The Israeli government officially has told the United States that it had no involvement with a retired Israeli general and his associates who allegedly conspired to sell $2 billion in U.S. weapons to Iran, the State Department said yesterday.

Israeli press and radio reports Wednesday quoted the general, Avraham Bar-Am, as saying that Israel's defense establishment knew of his actions. Bar-Am reportedly said from Bermuda, where he and two other Israelis are in custody, that he would cooperate with U.S. authorities if his government did not intercede on his be- half.

Asked about the matter yesterday, State Department spokesman Charles E. Redman said: "The government of Israel has informed us through diplomatic channels and has stated publicly that it had no direct, indirect or tacit connection in this matter and that the individuals acted on their own." Redman added that Israeli authorities had told the United States that they do not intend to take part in the investiga- tion.

The Israeli defense and foreign ministries issued a joint statement Wednesday disclaiming involvement and indicating that they will not assist the three Israelis arrested in Bermu- da.

The three were among 17 people, including American and West German nationals, charged by federal prosecutors in New York with allegedly trying to smuggle U.S.-made F4 and F5 jet fighters and Israeli-made air-to-air Python missiles to Iran through third countries.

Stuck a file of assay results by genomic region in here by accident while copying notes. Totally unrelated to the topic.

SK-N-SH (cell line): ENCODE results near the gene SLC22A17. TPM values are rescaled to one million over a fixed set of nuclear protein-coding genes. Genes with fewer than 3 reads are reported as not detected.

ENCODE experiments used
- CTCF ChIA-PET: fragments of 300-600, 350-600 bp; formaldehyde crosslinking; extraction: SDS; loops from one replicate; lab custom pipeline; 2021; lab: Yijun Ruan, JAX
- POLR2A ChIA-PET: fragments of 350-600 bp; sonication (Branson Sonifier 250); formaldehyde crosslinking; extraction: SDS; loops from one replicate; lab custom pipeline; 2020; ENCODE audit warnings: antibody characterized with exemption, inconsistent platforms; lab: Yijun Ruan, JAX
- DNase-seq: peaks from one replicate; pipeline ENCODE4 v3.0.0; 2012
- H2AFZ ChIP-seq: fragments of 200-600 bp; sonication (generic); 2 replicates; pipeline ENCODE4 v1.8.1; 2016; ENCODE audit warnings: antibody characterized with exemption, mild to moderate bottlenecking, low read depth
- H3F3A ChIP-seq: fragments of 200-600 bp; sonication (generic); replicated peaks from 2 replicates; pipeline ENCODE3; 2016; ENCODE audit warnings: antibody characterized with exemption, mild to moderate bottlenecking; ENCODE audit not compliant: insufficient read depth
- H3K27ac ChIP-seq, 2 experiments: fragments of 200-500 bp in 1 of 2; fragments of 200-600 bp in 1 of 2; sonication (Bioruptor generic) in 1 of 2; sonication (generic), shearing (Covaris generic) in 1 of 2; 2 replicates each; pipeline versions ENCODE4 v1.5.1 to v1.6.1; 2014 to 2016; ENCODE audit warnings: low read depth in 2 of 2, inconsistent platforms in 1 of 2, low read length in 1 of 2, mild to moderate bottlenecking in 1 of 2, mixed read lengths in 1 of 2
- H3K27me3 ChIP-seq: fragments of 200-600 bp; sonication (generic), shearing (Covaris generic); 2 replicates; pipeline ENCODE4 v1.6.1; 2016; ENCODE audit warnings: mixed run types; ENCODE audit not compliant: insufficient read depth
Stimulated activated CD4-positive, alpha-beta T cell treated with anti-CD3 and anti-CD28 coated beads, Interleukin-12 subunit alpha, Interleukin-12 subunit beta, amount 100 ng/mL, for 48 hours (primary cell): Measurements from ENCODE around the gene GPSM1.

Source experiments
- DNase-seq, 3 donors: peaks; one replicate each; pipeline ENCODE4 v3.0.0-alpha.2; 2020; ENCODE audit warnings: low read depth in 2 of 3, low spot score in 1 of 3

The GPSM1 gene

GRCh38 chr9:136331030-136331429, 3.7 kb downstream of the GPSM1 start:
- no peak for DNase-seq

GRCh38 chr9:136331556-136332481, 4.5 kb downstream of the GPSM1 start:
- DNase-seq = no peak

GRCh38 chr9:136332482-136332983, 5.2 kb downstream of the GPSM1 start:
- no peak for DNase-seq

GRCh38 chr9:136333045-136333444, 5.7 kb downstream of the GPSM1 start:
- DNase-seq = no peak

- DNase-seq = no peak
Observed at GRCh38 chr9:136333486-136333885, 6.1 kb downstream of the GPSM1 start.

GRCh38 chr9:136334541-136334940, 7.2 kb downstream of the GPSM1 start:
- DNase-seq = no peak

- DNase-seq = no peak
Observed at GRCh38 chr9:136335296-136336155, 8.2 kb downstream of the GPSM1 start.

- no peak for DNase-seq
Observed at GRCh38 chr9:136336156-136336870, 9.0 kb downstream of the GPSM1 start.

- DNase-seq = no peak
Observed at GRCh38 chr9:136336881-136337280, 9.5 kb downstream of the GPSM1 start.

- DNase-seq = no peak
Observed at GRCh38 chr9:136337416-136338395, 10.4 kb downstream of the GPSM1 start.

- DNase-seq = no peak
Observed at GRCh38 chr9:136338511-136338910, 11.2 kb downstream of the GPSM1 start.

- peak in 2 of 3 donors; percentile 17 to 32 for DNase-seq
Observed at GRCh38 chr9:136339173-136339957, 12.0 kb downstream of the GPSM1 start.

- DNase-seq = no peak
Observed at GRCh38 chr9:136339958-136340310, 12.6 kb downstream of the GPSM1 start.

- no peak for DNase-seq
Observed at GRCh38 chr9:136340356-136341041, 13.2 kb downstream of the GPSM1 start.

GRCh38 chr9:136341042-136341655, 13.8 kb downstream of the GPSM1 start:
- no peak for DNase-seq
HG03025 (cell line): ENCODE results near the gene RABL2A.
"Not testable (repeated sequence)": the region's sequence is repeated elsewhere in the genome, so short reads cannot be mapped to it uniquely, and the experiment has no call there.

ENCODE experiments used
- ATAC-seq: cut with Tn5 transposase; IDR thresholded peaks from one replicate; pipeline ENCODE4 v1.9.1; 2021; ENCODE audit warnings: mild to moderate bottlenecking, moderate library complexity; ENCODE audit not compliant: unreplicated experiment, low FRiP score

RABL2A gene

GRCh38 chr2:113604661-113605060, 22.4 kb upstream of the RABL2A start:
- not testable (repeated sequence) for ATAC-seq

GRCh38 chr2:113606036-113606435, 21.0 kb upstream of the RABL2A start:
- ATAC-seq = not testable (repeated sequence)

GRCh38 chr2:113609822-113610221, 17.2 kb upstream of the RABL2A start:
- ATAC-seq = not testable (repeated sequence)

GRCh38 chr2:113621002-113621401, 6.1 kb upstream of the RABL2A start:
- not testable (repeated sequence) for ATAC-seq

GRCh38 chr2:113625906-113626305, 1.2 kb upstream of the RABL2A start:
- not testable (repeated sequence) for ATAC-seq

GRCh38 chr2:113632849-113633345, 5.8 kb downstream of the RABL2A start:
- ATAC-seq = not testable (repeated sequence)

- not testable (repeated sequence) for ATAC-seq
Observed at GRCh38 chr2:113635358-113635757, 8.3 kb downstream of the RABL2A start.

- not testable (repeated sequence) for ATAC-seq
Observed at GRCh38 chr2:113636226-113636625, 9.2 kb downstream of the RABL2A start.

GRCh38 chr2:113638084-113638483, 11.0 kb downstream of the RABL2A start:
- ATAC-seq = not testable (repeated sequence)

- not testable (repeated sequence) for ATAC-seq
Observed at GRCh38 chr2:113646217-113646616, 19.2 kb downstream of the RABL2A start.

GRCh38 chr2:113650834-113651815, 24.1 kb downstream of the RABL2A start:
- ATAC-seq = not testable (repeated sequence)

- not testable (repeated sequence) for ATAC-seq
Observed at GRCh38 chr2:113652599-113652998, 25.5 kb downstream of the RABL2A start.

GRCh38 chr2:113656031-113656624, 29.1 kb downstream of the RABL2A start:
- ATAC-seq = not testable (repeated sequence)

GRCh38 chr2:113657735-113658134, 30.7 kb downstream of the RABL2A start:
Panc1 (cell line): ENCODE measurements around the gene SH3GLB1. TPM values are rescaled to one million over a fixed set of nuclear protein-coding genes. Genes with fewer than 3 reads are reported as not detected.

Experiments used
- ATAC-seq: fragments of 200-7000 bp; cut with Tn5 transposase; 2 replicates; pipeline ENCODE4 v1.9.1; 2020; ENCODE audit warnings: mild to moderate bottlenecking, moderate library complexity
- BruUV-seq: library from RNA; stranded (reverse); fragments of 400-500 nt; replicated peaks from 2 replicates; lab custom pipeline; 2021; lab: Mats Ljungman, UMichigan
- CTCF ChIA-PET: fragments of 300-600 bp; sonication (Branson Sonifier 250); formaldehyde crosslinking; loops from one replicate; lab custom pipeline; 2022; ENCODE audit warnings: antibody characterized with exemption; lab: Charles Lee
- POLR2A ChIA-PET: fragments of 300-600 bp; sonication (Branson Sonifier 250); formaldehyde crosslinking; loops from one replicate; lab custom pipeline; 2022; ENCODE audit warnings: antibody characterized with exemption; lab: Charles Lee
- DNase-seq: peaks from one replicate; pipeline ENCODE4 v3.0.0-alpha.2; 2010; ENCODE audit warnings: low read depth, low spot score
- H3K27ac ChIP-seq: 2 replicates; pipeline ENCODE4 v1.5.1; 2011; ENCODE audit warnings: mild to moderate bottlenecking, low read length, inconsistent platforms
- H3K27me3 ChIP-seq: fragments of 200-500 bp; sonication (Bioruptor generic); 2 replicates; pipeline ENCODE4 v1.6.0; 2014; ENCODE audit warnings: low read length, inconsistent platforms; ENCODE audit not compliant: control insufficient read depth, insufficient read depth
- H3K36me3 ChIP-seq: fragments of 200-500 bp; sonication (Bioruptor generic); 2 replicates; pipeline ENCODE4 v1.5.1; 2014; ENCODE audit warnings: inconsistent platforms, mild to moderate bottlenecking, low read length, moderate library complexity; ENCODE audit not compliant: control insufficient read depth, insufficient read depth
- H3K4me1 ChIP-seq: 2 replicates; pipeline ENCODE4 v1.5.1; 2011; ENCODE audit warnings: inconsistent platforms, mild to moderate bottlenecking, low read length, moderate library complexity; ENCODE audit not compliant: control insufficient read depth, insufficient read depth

Bar-Am retired from the Israeli army in 1984 amid allegations of improper conduct including distribution of weapons to friends. He has told Israeli radio that he has a letter from Defense Minister Yitzhak Rabin authorizing him to engage in arms sales but not specifically permitting sales to Iran. Israel has long sought to defray the costs of its sizable domestic arms industry by developing markets in other countries for Israeli-made weapons and surplus American equipment.

As a result, many retired Israeli officers have sought to capitalize on their experience and contacts by acting as free-lance agents for such sales, and many routinely obtain the kind of authorization that apparently was given to Bar-Am.

Israel is known to have sold airplane tires and other spare parts to Iran after the Iran-Iraq war broke out in 1979 as a means of keeping Iraq tied up militarily and winning protection for those Jews still in Iran.

However, it is understood to have stopped that practice under pressure from the United States, and State Department officials said privately yesterday that they were unaware of any continuing Israeli sales to Iran.